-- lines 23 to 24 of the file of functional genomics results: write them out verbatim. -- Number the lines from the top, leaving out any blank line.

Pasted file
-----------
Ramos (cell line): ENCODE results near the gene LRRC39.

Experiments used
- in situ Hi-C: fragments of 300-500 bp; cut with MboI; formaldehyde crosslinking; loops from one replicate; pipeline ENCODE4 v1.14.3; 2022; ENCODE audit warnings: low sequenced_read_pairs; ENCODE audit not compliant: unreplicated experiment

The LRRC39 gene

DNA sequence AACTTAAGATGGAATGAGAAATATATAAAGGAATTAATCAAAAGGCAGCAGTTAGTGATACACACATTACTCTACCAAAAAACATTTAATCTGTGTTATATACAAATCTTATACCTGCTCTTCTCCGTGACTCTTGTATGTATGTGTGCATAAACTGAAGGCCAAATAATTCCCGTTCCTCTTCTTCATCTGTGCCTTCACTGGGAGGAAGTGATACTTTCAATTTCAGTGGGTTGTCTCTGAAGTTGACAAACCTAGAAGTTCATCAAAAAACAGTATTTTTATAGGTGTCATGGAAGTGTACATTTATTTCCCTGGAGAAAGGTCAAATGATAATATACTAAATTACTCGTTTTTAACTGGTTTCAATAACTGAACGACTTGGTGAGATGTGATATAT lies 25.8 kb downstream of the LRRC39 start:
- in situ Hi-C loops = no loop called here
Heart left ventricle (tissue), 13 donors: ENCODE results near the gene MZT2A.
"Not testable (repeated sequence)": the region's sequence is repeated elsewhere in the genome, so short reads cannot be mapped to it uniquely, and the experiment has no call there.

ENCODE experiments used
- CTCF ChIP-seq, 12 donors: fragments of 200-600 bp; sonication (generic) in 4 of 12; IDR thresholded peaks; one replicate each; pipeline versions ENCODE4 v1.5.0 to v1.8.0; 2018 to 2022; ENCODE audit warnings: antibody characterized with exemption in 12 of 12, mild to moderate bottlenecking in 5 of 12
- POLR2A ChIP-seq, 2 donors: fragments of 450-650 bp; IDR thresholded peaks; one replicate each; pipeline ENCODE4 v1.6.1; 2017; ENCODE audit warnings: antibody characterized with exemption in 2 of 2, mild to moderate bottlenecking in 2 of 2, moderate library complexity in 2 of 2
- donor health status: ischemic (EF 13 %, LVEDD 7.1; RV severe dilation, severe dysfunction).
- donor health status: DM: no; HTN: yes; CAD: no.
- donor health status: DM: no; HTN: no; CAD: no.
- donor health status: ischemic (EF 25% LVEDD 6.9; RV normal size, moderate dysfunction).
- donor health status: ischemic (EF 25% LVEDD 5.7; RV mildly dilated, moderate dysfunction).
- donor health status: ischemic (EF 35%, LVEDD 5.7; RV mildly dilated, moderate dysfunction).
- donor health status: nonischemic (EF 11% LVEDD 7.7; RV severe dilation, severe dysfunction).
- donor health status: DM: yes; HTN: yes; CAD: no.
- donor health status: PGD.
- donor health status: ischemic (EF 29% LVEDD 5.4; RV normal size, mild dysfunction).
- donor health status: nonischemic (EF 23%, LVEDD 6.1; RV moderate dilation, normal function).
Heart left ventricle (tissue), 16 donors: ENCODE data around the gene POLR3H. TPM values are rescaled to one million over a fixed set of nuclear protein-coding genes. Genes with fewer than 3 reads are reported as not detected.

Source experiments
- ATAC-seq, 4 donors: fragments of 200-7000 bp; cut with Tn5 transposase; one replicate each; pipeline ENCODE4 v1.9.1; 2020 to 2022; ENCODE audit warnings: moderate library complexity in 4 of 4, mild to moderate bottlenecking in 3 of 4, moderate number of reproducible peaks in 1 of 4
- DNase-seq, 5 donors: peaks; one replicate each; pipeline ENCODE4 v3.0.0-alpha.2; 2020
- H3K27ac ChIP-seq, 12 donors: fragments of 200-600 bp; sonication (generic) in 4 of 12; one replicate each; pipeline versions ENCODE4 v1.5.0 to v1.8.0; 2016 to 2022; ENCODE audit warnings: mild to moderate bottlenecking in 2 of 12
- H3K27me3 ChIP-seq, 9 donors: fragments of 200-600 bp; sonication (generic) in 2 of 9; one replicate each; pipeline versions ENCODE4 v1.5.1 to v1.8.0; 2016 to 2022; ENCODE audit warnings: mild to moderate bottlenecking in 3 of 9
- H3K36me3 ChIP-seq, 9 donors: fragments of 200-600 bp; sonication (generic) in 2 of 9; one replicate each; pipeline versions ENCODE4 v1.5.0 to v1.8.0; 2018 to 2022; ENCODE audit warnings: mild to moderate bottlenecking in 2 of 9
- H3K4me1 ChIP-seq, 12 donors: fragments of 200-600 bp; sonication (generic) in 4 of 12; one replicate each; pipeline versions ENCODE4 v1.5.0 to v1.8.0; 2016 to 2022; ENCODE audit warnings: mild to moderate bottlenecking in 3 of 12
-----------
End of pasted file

Heart left ventricle (tissue), 16 donors: ENCODE data around the gene POLR3H. TPM values are rescaled to one million over a fixed set of nuclear protein-coding genes. Genes with fewer than 3 reads are reported as not detected.

Source experiments